• The buzz around EV batteries continued as Britishvolt and an Aussie battery maker Gelion Technologies are aiming for London IPOs (Monday) and Coventry is open for giga-action (Thursday) at the site of its airport.
  • In terms of the cars themselves, Tesla posted a third consecutive quarter of profits (Thursday), Foxconn unveiled its first EV (Tuesday) and Ford committed to investment in EVs in the UK (Tuesday).


  • Facebook is committing resource to becoming a player in the metaverse (Tuesday), joining others including Nvidia, Roblox, Epic Games and Microsoft. The company sounds like it’s going to do a rebrand (Thursday) but it’s got a lot of convincing to do (Friday). Snap is the latest digital advertiser to suffer from Apple-it is (Friday).
  • Meanwhile, Klarna seems to be preparing for a regulatory crackdown (Monday) and Apple’s ads have taken off since their new privacy updates came into force (Monday).


  • City deal-making is continuing to soar (Monday) and this week we saw Aristocrat buying Playtech (Tuesday) bringing together analogue and digital gambling, PayPal announced an interest in Pinterest (Thursday), which is particularly interesting because of PayPal’s aim to build a “superapp” (Friday), as per WeChat and Alipay, where financial services, social media and commerce come under one roof in some kind of app ecosytem. PayPal has already bought online coupon start-up Honey Science (for $4bn in 2019) and Japanese Buy Now Pay Later player Paidy (for $2.7bn only recently), so Pinterest could fit in nicely as a social network that would give them a pathway to customers. Elsewhere, FirstGroup announced the £125m sale of its Greyhound bus services in the US (Friday), making the company 100% UK-focused.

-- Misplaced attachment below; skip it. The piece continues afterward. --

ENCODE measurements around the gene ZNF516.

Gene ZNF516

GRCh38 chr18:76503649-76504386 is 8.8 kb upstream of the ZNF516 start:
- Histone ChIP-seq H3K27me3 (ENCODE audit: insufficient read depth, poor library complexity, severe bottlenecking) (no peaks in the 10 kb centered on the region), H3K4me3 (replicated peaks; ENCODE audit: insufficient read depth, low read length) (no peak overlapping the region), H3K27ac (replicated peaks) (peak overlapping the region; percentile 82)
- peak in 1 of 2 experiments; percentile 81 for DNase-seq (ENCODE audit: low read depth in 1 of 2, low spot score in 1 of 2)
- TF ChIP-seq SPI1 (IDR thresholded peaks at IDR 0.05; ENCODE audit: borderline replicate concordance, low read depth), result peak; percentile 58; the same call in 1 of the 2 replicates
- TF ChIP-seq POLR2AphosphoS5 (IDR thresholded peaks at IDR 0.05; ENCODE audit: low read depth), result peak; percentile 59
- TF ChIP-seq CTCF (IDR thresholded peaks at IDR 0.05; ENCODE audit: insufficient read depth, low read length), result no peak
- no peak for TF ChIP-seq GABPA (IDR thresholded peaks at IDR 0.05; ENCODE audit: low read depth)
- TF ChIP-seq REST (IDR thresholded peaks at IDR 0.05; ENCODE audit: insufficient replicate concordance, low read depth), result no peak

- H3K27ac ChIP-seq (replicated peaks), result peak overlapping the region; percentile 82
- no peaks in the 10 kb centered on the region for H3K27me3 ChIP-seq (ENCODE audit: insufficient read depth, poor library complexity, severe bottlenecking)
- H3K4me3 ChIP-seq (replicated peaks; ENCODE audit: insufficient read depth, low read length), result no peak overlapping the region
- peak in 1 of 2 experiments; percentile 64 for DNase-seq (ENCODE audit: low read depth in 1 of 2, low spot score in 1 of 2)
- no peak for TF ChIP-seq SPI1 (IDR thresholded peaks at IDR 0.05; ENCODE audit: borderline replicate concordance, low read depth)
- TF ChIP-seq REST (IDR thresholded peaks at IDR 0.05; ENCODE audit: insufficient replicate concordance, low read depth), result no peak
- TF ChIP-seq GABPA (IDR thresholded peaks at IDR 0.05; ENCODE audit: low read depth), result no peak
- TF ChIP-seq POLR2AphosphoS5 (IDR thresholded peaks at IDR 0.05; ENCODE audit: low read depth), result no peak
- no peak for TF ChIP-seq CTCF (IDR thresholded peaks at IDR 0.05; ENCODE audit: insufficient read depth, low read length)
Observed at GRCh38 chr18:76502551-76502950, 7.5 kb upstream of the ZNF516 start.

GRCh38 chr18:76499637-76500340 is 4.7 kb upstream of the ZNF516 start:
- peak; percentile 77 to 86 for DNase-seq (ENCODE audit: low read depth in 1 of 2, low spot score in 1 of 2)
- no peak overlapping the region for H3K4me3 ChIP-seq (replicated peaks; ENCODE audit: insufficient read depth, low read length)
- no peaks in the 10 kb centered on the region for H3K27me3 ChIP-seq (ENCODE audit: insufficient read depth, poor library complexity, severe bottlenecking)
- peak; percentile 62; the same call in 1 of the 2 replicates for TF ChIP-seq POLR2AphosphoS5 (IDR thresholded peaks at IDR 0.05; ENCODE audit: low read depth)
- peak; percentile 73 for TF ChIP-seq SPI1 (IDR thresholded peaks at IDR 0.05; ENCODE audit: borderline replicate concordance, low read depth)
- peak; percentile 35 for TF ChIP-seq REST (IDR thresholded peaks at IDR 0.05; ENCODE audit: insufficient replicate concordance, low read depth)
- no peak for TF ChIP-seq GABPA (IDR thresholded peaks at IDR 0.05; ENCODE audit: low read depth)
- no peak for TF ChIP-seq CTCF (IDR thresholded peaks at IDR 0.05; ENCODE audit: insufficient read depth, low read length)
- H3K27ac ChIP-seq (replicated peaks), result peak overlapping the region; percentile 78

• WeWork floated on the NYSE this week (Friday) and it had a great debut just two years after its previous attempt fell apart in disastrous fashion.
  • Pod Point edged closer to flotation (Tuesday), BrewDog postponed its float (Tuesday) and, separately, rapid grocery-delivery start-up Gorillas raised $1bn (Wednesday) as the trend for superfast delivery increases momentum and it was interesting to see quantum computing gaining momentum (Friday).


  • South Korea is feeling China heat (Thursday) amid the ongoing government crackdowns and so is looking elsewhere for growth.
  • Netflix announced strong figures (Wednesday) and have a pretty good pipeline going into the end of the year. Squid Game has clearly helped!
  • THG’s chief decided to give up his golden share (Tuesday) in an effort to appease investors who have been selling his stock.
  • There was a really shocking story about vets this week (Wednesday) because, despite the fact they are in the private sector, pay and conditions are very poor at a time when a number of companies and investors are putting more money into petcare.


  • Watson’s Yearly updates: These will be left until the next edition of Watson’s Yearly that will be published shortly


My favourite “alternative” story of the week this week was Pop-up restaurant Karen’s Diner opens with ‘rude staff and poor service’ (The Mirror, Emma Rosemurgey), which sounds like an interesting concept! It sounds like fun, though!